Army UAS expert wins DOD civilian service award
Tim Owings, beside an unmanned aerial vehicle. He was awarded a Department of Defense Distinguished Civilian Service Award, the highest award given to a DOD civilian.

WASHINGTON (Army News Service, Nov. 12, 2010) - Army Unmanned Aircraft Systems Deputy Project Manager Tim Owings was awarded a Department of Defense Distinguished Civilian Service Award, the highest award given to a DOD civilian, during a Pentagon ceremony Nov. 4.

The prestigious award is presented to a small number of civilian employees whose careers reflect exceptional devotion to duty and extremely significant contributions of broad scope in policy, scientific, technical, or administrative fields of endeavor that have led to increased effectiveness in the operation of DOD.

Upon receiving the award, Owings credited his Army team members serving with him in the Program Executive Office Aviation, Unmanned Systems Project Office.

In his role with PM UAS, Owings has been instrumental in helping the Army develop and deploy new UAS technologies. Along these lines, the award citation states that Owings "demonstrated visionary leadership and unwavering determination in leading and managing the rapidly growing capability that provides commanders with immediate and responsive support in theater. Unmanned aircraft systems are a proven force multiplier that reduced injuries and casualties within high-threat environments."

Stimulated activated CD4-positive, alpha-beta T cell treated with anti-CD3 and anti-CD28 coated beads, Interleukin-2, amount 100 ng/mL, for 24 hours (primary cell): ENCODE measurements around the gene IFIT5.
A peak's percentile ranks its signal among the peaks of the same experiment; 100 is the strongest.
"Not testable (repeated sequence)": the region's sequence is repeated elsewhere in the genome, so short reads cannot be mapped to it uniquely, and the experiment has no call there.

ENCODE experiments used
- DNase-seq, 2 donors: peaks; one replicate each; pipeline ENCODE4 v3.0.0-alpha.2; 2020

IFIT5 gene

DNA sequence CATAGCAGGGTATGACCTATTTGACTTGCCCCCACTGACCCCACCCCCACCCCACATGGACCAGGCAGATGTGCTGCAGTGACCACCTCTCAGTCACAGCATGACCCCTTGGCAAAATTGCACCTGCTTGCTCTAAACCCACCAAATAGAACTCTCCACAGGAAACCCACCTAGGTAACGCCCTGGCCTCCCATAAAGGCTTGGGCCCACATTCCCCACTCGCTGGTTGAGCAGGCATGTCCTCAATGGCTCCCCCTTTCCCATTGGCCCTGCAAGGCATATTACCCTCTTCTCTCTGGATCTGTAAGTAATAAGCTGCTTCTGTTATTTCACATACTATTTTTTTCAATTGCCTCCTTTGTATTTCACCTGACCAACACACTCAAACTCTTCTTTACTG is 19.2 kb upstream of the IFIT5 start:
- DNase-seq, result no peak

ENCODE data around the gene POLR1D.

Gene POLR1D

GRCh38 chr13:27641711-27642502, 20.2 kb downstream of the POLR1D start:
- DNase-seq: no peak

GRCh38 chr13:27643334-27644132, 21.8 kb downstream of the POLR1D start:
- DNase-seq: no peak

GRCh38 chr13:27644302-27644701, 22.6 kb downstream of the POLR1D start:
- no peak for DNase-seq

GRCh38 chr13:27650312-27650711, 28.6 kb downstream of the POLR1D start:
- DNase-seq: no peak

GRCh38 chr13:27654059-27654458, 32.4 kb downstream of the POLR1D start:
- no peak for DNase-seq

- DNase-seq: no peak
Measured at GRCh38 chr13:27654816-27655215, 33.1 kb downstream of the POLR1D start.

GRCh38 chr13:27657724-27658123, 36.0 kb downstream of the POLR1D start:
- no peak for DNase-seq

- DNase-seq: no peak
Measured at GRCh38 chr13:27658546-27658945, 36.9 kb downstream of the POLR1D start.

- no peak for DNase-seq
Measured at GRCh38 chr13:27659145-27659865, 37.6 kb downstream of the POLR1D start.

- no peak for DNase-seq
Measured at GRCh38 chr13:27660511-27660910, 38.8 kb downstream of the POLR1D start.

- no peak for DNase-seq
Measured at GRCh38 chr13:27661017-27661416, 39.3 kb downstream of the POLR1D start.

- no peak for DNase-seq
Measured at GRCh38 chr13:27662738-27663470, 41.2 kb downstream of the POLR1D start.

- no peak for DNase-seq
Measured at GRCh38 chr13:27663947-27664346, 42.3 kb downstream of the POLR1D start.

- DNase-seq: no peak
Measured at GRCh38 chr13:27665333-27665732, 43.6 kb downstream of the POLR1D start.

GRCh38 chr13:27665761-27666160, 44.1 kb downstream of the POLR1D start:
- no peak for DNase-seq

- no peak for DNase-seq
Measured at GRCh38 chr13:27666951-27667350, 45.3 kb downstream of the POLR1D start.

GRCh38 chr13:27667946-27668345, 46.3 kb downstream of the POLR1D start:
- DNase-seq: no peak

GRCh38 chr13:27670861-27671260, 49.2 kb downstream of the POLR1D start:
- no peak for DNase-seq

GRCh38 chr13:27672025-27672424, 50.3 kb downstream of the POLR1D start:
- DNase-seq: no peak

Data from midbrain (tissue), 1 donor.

Also, Owings was a key player in the integration of new technologies and a leader within the Department of Defense for interoperability of UAS systems.

"One of the biggest things we have been able to do inside the Army is push interoperability standards and push proliferation of Unmanned Aircraft Systems. More importantly, we've been able to make sure information gets to the guy that it really matters to - that Soldier on the battlefield that's often living in extreme conditions. Anything we can do to make his or her life a little bit better has been a big accomplishment," Owings said.

The result of such a dynamic is how far Army UAS has come over the last decade. In March 2003, there were only three systems (13 aircraft) deployed in support of then Operation Iraqi Freedom. Today, there are 337 systems (1,013 aircraft) in Iraq and Afghanistan. Army UAS passed the 1 million flight hour mark in May and in November, passed the 1 million combat flight hour mark. The Army employs UAS across all echelons, from platoon level through division/corps, providing dedicated and organic support for tactical commanders and intelligence operations.

Page last updated Fri July 22nd, 2011 at 12:16